Oldenburg’s dictum of 1961 (see §1 above) characterized the ambience in which Pop art returned to the figure, historical allusion and a dialogue with mass culture. It provided models for a break away from modernist principles in architecture as well as art, to which, curiously, the label ‘Post-modern’ was not attached until somewhat later. As in architecture, it began as anti-modernism, reacting against the formalism exemplified in the writings of the contemporary American critic Clement Greenberg, and it was reinforced by the anti-formalist stance of feminist artists and critics in the early 1970s. The emergence of German Neo-Expressionist painters, for example Georg Baselitz, Jörg Immendorff and A. R. Penck, and the Italian ‘Bad Boys’, Francesco Clemente, Enzo Cucchi and Sandro Chia, brought the rediscovery of the pleasures of sensual oil paint. The subsequent overnight successes of American Neo-Expressionists, including Julian Schnabel, prompted charges of ‘hype’, thus setting the stage for the more critical stance of Post-modernist art in the mid-1980s. The transition can be represented by Mark Tansey’s ironic painting Triumph of the New York School (1984), in which Clement Greenberg accepts the surrender of the Ecole de Paris on a World War II battlefield as various artists and critics look on.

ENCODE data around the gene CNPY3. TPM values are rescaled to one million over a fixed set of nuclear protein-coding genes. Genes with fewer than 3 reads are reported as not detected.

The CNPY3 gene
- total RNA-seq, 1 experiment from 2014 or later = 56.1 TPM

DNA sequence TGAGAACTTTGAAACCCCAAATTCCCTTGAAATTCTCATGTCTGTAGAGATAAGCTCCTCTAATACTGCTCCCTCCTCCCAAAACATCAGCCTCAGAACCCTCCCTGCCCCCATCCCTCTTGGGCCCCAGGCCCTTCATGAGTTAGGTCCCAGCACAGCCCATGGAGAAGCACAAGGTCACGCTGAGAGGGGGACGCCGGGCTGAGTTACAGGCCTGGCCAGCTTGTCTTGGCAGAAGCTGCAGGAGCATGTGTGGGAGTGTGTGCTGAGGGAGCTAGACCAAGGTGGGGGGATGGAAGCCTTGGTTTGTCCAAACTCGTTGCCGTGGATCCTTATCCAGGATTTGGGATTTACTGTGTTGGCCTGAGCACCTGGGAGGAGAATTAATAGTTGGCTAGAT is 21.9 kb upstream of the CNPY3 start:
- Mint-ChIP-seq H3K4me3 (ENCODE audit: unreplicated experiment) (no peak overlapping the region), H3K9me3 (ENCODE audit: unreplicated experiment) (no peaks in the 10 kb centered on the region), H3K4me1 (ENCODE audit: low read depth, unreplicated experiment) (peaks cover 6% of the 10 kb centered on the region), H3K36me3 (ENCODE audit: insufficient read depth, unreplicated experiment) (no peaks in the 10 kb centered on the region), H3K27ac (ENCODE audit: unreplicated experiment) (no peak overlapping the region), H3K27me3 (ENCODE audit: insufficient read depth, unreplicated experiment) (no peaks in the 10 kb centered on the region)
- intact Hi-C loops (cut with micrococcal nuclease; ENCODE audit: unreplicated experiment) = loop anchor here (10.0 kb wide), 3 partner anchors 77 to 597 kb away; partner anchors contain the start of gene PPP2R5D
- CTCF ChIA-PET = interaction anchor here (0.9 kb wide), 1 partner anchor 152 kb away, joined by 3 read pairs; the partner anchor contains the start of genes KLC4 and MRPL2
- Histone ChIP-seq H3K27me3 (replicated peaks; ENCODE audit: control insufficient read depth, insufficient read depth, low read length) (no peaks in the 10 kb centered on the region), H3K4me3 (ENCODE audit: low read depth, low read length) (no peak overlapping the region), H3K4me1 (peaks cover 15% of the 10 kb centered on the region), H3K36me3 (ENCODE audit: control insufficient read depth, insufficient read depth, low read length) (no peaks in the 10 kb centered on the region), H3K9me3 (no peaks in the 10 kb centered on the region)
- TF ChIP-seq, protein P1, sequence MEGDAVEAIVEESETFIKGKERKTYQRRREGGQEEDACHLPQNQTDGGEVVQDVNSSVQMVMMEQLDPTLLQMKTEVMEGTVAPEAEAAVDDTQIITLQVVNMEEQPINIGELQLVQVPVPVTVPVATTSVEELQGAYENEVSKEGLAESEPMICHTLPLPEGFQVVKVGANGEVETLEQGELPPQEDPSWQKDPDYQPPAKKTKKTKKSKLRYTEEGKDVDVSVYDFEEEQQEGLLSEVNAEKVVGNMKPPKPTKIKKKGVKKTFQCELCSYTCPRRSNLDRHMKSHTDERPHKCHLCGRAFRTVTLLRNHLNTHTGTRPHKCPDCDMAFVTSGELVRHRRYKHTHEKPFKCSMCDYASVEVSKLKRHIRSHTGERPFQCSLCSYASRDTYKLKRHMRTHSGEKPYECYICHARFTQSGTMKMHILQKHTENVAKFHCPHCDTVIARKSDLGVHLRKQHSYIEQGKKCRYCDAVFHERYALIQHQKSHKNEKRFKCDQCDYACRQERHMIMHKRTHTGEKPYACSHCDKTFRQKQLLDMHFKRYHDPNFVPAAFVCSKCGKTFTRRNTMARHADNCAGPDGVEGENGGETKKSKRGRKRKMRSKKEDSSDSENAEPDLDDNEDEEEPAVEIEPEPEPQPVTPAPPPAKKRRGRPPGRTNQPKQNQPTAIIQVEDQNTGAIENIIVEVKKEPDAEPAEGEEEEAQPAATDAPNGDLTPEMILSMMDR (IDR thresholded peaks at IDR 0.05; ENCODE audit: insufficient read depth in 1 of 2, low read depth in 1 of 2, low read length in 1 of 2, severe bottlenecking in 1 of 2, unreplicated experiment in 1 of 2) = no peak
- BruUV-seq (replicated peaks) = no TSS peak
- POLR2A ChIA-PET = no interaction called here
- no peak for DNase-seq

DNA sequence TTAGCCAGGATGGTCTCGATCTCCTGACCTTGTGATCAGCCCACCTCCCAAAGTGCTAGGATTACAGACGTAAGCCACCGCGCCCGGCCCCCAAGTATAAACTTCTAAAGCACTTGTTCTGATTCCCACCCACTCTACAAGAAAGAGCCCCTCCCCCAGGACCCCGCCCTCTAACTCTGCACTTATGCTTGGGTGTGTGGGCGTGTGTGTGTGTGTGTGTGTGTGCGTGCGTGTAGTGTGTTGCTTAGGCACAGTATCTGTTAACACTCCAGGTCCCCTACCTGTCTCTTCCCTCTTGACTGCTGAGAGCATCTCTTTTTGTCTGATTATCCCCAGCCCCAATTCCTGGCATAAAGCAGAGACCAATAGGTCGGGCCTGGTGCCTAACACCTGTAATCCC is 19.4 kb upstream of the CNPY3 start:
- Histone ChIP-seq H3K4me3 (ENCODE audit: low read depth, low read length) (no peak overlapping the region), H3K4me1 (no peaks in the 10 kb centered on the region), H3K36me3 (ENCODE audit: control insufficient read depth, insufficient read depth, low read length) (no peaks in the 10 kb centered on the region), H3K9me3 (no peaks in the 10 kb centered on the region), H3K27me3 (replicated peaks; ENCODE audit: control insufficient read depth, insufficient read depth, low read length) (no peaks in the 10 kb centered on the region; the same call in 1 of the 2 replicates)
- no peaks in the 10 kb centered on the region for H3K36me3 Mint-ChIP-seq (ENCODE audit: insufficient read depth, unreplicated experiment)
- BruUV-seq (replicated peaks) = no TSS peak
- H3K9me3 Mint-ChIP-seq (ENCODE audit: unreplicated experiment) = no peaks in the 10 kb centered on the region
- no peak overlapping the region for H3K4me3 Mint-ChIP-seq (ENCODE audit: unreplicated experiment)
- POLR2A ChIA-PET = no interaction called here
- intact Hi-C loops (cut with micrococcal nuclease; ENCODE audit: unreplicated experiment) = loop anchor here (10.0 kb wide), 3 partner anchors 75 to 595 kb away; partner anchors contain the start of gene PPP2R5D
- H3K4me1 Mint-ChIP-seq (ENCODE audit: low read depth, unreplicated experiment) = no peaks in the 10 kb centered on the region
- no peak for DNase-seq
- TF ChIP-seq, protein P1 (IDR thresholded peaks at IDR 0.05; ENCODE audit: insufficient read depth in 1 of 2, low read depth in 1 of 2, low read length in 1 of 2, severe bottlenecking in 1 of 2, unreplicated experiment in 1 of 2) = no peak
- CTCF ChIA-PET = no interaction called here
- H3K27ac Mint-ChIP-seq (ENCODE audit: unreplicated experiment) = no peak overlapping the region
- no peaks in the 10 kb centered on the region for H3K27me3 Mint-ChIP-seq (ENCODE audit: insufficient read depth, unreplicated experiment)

The movement was centred around artist-run galleries in Manhattan and took much from feminism, performance art, Post-structuralism and deconstruction, calling ‘meaning’ itself into question. Cindy Sherman dressed and posed herself in photographs modelled self-consciously on film-stills; Troy Brauntuch used images of war atrocities in shadowy pencil drawings on black paper; Robert Longo juxtaposed low-reliefs based on clothing advertisements with pencil portraits of writhing dancers; Sherrie Levine confronted the hopelessness of original representation, rephotographing works by other artists. As in architecture, the growing range of motivations tended to outgrow the Post-modern label, except insofar as all polemic arguments united to gainsay the hypocrisies of the modernist position.
From Grove Art Online
© 2009 Oxford University Press